The name Boracay is attributed to different origins. One story says that it is derived from the local word "borac" which means white cotton with characteristics close to the color and texture of Boracay's white sugary and powdery sand. Another credits the name to local words "bora," meaning bubbles, and "bocay," meaning white. Yet another version dating back to the Spanish era says the name is derived from "sagay," the word for a shell, and "boray," the word for seed.
Boracay was originally home to the Ati people. Boracay Island was already an inhabited place before the Spaniards came to the Philippines. It was known to the Iberian conquerors as Buracay. At the time of contact with the Europeans, Buracay had a population of one hundred people, who cultivated rice on the island and augmented their income by raising goats.
Boracay is part of Aklan Province, which became an independent province on April 25, 1956.
Sofia Gonzales Tirol and her husband Lamberto Hontiveros Tirol, a town judge on nearby Panay island, took ownership of substantial properties on the island around 1900 and planted coconuts, fruit trees, and greenery on the island. Others followed the Tirols, and cultivation and development of the island gradually spread from this initial beginning.
Tourism came to the island beginning in about the 1970s. The movie Too Late the Hero was filmed in 1970 on locations in Boracay and Caticlan. In the 1980s, the island became popular as a budget destination for backpackers. By the 1990s, Boracay's beaches were being acclaimed as the best in the world.
In 2012, the Philippine Department of Tourism reported that Boracay had been named the world's second best beach after Providenciales in the Turks and Caicos Islands.
Boracay Island is located off the northwest corner of Panay Island, and belongs to the Western Visayas island-group, or Region VI, of the Philippines. The island is approximately seven kilometers long, dog-bone shaped with the narrowest spot being less than one kilometer wide, and has a total land area of 10.32 square kilometers.
South-facing Cagban Beach is located across a small strait from the jetty port at Caticlan on Panay island, and the Cagban jetty port serves as Boracay's main entry and exit point during most of the year. When wind and sea conditions dictate, east-facing Tambisaan Beach serves as an alternative entry and exit point. Boracay's two primary tourism beaches, White Beach and Bulabog Beach, are located on opposite sides of the island's narrow central area. White Beach faces westward and Bulabog Beach faces eastward. The island also has several other beaches.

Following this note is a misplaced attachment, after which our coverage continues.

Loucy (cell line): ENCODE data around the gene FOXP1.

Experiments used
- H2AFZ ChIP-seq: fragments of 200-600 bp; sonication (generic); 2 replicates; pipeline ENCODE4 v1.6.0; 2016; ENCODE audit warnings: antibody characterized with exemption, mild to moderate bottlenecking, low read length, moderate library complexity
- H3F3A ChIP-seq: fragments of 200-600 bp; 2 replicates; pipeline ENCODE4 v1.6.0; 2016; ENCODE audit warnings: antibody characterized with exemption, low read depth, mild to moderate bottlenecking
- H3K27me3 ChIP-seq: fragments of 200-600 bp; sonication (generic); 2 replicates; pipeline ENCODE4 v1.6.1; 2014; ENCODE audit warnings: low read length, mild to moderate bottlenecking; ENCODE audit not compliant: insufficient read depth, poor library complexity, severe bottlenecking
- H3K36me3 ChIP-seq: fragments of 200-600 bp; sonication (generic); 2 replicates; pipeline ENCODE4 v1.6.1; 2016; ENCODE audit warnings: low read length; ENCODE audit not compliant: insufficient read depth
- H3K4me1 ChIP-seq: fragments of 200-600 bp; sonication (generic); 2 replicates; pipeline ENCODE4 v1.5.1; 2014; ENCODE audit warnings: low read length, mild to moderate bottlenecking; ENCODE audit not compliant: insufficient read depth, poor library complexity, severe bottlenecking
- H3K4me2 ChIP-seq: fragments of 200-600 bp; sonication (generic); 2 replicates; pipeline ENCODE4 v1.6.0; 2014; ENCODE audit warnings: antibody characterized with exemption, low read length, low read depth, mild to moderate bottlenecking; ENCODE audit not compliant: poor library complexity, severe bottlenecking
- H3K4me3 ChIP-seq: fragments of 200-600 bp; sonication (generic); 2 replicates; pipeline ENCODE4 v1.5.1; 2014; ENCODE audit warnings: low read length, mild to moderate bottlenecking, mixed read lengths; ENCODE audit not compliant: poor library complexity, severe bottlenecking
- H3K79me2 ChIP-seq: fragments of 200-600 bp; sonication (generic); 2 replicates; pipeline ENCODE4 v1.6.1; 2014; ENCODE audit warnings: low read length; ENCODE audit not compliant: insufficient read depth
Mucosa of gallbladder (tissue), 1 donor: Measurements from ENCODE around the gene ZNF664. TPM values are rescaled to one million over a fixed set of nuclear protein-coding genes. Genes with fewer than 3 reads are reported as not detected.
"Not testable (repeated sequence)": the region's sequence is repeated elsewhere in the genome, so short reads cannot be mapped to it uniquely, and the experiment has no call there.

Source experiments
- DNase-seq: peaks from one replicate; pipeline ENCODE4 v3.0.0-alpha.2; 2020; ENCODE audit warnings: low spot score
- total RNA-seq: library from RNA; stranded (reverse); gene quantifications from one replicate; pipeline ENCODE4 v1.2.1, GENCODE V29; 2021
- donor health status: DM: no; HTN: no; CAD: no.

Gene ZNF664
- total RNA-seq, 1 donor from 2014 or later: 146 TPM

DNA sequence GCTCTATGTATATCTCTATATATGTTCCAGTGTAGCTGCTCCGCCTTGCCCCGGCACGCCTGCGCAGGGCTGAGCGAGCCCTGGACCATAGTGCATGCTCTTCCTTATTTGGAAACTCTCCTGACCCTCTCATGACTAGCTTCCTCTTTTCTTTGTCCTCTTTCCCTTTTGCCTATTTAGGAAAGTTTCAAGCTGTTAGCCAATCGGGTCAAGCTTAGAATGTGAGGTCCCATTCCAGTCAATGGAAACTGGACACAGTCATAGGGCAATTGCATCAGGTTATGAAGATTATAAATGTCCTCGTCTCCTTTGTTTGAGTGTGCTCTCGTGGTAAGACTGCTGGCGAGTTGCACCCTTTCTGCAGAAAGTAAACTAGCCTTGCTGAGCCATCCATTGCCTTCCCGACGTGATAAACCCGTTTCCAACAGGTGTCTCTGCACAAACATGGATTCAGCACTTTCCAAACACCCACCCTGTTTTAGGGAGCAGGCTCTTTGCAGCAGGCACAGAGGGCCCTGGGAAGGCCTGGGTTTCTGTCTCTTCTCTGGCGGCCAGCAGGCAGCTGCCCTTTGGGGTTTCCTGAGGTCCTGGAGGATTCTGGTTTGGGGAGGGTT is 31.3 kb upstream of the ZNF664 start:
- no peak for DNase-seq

White Beach, the main tourism beach, is about four kilometers long and is lined with resorts, hotels, lodging houses, restaurants, and other tourism-related businesses. In the central portion, for about two kilometers, there is a footpath known as the Beachfront Path separating the beach itself from the establishments located along it. North and south of the Beachfront Path, beachfront establishments do literally front along the beach itself. Several roads and paths connect the Beachfront Path with Boracay's Main Road, a vehicular road which runs the length of the island. At the extreme northern end of White Beach, a footpath runs around the headland there and connects White Beach with Diniwid Beach.
Bulabog Beach, across the island from White Beach, is the second most popular tourism beach on the island and Boracay's main windsurfing and kiteboarding area.
Boracay is divided for land use and conservation purposes into 400 hectares of preserved forestland and 628.96 hectares of agricultural land.
Weather in Boracay is generally divided into two seasonal weather patterns known locally as the Amihan and Habagat seasons. In the Visayan language, Amihan means a cool northeast wind, and Habagat means west or southwest wind; southwest monsoon. The Amihan season is characterized by moderate temperatures, little or no rainfall, and a prevailing wind from the northeast. The Habagat season is characterized by hot and humid weather, frequent heavy rainfall, and a prevailing wind from the west.
On Boracay, the main indicator of the switch between the Amihan and Habagat seasonal patterns is the switch in wind direction. In most years this transition is abrupt and occurs overnight. In some years there is a period of perhaps a week or two where the wind will switch between Amihan and Habagat patterns several times before settling into the pattern for the new season. As a rule of thumb, Boracay will be in the Amihan weather pattern from sometime in October to sometime in June and in the Habagat weather pattern for the remainder of the year.
Daytime temperatures on Boracay generally range from 77–90 °F (25–32 °C) from the beginning of the Amihan season into February or March, and increase to the 82–100 °F (28–38 °C) range with the onset of the Habagat season. During Tropical Storm periods, temperatures can fall below 68 °F (20 °C). Tropical Storms can impact Boracay at any time of year, but are most likely to be seen during the Habagat season.
Partly because of its wind and weather patterns, tourism in Boracay is at its peak during the amihan season (start from September or October and ends sometime in May or June). During amihan, the prevailing wind blows from the east. Boracay's main tourism area, White Beach, is on the western side of the island and is sheltered from the wind. During the Amihan season, the water off White Beach is often glassy-smooth. On the eastern side of the island, hills on the northern and southern ends of the island channel the Amihan season wind from the east onshore, onto Bulabog Beach in the central part of the island's eastern side. This makes the reef-protected waters off that beach ideal for windsurfing and kiteboarding / kitesurfing.